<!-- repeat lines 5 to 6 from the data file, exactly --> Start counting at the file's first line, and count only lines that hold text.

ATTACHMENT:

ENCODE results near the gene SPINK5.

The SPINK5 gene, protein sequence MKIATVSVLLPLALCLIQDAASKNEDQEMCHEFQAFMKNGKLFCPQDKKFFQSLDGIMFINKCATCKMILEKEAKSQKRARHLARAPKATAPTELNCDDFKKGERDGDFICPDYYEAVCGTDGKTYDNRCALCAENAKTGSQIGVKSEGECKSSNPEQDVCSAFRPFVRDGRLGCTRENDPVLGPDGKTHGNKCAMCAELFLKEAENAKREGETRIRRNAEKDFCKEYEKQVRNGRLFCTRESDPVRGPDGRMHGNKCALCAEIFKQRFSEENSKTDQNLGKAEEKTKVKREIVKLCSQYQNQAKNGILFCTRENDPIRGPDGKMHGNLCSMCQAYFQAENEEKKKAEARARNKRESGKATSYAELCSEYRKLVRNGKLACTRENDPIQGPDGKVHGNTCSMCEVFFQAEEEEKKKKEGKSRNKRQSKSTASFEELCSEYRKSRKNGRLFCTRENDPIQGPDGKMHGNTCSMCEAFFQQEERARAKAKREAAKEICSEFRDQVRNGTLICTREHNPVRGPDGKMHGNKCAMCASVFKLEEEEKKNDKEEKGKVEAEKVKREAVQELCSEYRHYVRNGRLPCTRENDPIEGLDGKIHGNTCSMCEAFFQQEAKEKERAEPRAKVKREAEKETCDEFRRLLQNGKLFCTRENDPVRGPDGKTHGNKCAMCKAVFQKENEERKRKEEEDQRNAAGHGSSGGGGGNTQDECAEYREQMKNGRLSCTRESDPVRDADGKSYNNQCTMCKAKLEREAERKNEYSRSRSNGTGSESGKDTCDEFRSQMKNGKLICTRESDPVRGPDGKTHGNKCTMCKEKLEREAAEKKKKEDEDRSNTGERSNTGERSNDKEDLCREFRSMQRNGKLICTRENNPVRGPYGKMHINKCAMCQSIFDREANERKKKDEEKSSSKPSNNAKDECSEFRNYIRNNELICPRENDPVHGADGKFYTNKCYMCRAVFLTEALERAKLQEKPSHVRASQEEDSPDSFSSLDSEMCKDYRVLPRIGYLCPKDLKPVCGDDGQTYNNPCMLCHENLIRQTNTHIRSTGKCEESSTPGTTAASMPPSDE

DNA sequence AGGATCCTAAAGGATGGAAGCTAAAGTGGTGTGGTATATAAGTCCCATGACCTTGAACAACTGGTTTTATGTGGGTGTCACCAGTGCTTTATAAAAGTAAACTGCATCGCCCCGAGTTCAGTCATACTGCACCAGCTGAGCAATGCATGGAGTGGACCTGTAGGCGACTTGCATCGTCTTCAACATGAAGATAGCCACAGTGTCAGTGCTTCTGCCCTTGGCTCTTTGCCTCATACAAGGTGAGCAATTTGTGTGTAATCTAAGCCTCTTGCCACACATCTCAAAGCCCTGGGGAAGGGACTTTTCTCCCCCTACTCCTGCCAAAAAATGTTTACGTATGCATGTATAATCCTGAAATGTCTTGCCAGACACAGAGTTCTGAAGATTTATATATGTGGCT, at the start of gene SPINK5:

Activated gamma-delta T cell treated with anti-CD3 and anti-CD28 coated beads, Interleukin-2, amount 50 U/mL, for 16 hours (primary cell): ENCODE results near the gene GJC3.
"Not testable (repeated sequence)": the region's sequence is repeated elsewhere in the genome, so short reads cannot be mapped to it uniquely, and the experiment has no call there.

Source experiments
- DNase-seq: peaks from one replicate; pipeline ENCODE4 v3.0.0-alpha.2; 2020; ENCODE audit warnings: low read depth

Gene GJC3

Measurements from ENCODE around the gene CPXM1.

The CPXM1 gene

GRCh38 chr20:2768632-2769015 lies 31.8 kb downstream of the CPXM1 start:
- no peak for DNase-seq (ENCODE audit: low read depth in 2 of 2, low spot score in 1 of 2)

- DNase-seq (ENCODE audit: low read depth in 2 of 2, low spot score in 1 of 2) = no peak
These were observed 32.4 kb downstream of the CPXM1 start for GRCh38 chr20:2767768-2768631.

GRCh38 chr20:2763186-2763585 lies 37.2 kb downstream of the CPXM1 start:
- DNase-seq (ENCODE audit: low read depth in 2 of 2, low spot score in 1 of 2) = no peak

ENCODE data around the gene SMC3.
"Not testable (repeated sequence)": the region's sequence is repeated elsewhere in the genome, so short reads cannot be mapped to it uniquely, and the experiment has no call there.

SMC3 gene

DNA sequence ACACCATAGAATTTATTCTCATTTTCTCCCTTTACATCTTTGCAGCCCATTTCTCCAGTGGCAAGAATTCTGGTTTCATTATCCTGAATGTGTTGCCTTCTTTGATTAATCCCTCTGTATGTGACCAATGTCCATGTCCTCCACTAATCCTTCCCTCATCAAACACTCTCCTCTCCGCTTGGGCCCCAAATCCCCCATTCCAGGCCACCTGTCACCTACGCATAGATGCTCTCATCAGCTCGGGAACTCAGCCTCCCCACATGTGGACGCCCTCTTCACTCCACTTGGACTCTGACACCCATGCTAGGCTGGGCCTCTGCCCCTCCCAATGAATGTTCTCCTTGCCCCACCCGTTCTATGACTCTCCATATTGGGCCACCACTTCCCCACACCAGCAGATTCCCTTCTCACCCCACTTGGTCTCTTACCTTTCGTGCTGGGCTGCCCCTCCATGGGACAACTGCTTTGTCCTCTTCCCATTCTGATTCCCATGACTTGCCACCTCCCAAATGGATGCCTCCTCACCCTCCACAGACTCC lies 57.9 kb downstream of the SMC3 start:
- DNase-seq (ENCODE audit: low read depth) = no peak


"Not testable (repeated sequence)": the region's sequence is repeated elsewhere in the genome, so short reads cannot be mapped to it uniquely, and the experiment has no call there.

Source experiments